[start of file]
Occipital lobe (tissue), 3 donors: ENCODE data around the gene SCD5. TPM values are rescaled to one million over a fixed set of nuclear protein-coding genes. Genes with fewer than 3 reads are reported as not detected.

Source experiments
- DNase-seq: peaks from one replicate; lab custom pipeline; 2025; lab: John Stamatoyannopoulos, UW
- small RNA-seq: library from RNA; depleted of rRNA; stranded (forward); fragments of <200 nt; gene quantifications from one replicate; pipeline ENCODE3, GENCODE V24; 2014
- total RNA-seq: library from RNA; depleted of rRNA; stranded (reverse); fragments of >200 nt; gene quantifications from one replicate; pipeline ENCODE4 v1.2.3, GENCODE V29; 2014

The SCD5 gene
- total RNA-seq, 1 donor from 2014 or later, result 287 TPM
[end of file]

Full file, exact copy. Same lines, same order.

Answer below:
Occipital lobe (tissue), 3 donors: ENCODE data around the gene SCD5. TPM values are rescaled to one million over a fixed set of nuclear protein-coding genes. Genes with fewer than 3 reads are reported as not detected.

Source experiments
- DNase-seq: peaks from one replicate; lab custom pipeline; 2025; lab: John Stamatoyannopoulos, UW
- small RNA-seq: library from RNA; depleted of rRNA; stranded (forward); fragments of <200 nt; gene quantifications from one replicate; pipeline ENCODE3, GENCODE V24; 2014
- total RNA-seq: library from RNA; depleted of rRNA; stranded (reverse); fragments of >200 nt; gene quantifications from one replicate; pipeline ENCODE4 v1.2.3, GENCODE V29; 2014

The SCD5 gene
- total RNA-seq, 1 donor from 2014 or later, result 287 TPM